August 1, 2017 |

Respecting the Craft: Reduce to Seduce

By Tony Gemignani


prosciutto and balsamic pizza

A reduction can surprise guests by amplifying your pizza’s flavor profile

Tony Gemignani
World-champion Pizzaiolo and Pizzeria Owner

Last month I talked about liquors, aperitifs and Amaros. I mentioned that this month I’d add digestives to the mix and then tell you how you can use all of these in a surprising way to improve your pizza. So let’s pick up where we left off, shall we?

A digestive, or “digestivo” in Italian, is an alcoholic beverage that is served to aid in digestion. Drambui, Limoncello, Strega, and Fernet Branca are a few.

As luck would have it, I recently visited the Fernet Branca plant and museum in Milan, Italy. Fernet Branca is made from spices and herbs that are aged in oak barrels. It’s all natural and made from scratch. I started drinking Fernet when I was just under 21 years old (don’t tell anyone) in North Beach (Little Italy), San Francisco. North Beach is where several of my restaurants are now and it happens to be the neighborhood that consumes more Fernet Branca than any place in the U.S. You even see it on tap. Currently one of the most popular drinks in Argentina is Fernet Branca and Coca-Cola.

Anyway, all of these spirits that I mention above are not just for drinking. They can be used to make excellent reductions that can be drizzled over the top of some amazing pizzas!

Recently at the World Pizza Championships in Italy I was asked to create a pizza for 65 people. I wasn’t competing … I was demonstrating with five of the best pizza makers in the world. I was asked just a few days before to cook, so I had to create a pizza that was monumental and unforgettable. I went with an eight-grain dough made with an apricot starter, mozzarella, smoked pancetta, goat cheese blended with apricot, radicchio and frisée pickled in vinegar. The kicker? I used a Disaronno reduction served with a Disaronno Sour cocktail. Each person was given a jar and they shook their cocktails tableside. It was the perfect pairing, especially because Disaronno is made from the inside pits of apricots and I used apricots on the pizza and in the dough with the starter. I grew up farming apricots until I was 18 years old, so this pizza went right down my alley. The flavors were out of this world and the crowd loved it.

So, how do you make a reduction with one of these drinks?

Turn a burner on high and pour your spirit into a small pot. It will start to boil and burn off the alcohol, so be careful. You should do this without the top on of the pot. As the spirit starts to boil you want to continuously stir it using a whisk. As it cooks down and gets lower and lower, the sugars will come out and create a reduction that is similar to a syrup. You don’t want to over-cook this because it will burn. As it thickens you should be testing it quickly — but don’t burn yourself when taste testing. You can grab it with a spoon and see if it slides on the backside of the spoon slowly (like a syrup does). This consistency can be different with certain spirits.  Fine baking sugar can be added if you think it needs more sweetness –– just make sure it melts. Campari would be bitter and semi-sweet; Strega has a nice, cool, sweet flavor to it; Fernet Branca has a sweet mint flavor. Disaronno has a very sweet caramel/Amaretto flavor to it. All of the spirits have their own flavor profile and all of them can be delicious.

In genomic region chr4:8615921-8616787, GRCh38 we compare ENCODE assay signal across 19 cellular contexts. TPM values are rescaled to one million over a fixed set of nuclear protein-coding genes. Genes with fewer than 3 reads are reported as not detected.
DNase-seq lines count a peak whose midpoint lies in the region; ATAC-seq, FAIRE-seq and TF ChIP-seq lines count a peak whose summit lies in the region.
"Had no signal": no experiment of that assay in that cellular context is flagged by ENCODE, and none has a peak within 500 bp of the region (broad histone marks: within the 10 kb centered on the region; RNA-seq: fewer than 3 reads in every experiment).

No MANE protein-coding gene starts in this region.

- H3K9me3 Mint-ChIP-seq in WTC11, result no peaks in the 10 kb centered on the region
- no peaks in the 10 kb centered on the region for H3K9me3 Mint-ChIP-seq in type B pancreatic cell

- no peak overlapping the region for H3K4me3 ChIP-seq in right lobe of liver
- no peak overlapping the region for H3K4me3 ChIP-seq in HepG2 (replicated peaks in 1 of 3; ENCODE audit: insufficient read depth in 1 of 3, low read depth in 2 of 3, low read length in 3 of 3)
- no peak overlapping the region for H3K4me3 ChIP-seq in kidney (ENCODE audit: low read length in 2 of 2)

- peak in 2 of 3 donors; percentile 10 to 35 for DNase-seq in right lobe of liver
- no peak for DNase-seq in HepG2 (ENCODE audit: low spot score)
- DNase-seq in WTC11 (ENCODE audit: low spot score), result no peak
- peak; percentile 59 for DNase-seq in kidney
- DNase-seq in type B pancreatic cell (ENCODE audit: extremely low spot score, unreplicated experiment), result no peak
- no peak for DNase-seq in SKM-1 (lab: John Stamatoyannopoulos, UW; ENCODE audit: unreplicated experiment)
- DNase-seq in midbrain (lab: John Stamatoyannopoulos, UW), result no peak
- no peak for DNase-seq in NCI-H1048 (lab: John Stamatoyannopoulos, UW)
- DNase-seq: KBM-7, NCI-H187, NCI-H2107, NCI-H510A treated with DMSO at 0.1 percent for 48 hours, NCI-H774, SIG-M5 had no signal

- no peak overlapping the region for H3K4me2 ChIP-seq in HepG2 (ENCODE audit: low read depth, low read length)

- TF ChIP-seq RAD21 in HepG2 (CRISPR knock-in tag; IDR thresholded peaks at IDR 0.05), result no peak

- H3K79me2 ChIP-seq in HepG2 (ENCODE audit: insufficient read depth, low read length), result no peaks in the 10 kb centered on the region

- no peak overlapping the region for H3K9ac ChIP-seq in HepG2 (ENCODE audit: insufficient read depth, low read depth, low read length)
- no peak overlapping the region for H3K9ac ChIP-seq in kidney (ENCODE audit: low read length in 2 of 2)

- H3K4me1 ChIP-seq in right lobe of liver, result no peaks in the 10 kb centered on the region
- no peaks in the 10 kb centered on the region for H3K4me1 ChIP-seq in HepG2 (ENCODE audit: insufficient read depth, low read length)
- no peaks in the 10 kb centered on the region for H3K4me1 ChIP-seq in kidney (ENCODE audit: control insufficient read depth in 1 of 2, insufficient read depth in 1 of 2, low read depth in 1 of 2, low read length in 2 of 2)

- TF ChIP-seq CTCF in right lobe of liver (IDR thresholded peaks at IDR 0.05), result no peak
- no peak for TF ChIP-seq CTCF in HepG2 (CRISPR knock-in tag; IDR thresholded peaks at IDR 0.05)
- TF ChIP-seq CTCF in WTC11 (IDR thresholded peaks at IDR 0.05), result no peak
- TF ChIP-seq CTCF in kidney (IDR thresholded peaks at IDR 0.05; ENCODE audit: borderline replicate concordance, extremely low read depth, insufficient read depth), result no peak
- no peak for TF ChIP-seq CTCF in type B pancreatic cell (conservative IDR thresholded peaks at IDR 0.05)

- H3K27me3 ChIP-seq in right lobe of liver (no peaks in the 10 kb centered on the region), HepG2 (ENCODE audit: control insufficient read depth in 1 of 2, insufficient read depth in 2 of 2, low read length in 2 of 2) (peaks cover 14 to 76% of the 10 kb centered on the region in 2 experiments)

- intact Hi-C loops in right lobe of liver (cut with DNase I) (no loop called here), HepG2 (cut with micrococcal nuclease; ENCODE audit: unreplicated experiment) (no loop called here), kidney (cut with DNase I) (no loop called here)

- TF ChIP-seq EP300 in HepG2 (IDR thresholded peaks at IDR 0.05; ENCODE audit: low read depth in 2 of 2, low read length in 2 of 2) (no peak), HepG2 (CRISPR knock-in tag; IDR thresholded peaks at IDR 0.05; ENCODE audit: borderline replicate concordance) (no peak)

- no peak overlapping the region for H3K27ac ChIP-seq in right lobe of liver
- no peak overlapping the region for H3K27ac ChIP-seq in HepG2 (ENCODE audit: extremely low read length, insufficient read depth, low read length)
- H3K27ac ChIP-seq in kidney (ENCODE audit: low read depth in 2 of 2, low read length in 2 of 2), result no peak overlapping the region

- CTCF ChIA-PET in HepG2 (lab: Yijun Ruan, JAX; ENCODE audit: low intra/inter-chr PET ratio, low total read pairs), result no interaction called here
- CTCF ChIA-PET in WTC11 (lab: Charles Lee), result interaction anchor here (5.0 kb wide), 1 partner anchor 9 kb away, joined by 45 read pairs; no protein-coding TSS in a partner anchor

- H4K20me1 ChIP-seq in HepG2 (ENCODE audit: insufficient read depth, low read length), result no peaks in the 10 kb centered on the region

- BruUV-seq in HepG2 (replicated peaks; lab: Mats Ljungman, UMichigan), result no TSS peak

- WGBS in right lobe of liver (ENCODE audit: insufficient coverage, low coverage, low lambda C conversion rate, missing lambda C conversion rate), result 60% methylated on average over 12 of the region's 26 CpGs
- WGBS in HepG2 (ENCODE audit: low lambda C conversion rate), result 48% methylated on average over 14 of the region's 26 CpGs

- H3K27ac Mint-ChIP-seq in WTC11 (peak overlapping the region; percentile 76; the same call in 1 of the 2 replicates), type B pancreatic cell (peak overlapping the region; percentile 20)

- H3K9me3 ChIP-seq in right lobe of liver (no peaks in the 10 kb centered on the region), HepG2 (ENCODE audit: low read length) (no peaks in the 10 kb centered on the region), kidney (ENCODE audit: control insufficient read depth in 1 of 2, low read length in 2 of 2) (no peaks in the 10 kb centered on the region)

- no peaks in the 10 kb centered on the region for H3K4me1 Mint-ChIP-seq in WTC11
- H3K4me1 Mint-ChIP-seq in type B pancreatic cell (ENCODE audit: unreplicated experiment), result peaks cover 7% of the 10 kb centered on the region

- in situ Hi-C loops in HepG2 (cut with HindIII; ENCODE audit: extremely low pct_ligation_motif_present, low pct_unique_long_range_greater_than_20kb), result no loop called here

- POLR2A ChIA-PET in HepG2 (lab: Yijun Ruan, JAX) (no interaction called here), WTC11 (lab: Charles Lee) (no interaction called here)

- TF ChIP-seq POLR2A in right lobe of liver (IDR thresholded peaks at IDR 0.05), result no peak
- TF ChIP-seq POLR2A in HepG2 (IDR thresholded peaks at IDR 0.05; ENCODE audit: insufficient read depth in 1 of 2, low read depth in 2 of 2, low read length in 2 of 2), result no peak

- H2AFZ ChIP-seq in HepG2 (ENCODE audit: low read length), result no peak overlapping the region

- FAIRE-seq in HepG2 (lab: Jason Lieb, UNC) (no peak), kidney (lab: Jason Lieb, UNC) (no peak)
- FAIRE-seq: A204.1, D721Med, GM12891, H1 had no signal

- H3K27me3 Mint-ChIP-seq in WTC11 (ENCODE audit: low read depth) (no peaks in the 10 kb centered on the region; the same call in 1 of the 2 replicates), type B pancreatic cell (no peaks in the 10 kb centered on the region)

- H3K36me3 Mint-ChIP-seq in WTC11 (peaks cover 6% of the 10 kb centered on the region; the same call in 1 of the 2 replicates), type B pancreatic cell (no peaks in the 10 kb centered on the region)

Over the years I’ve experimented with spirits reduced and drizzled over salads, pizzas and entrees. They can also be infused in desserts, like tiramisu and cannoli. The next time you grab a bottle, try reducing it for an amazing ingredient!


RESPECTING THE CRAFT features World Pizza Champion Tony Gemignani, owner of Tony’s Pizza Napoletana in San Francisco and Pizza Rock in Sacramento.  Tony compiles the column with the help of his trusty assistants, Laura Meyer and Thiago Vasconcelos. If you have questions on any kitchen topic ranging from prep to finish, Tony’s your guy. Send questions via Twitter @PizzaToday, Facebook (search: Pizza Today) or e-mail jwhite@pizzatoday.com and we’ll pass the best ones on to Tony.

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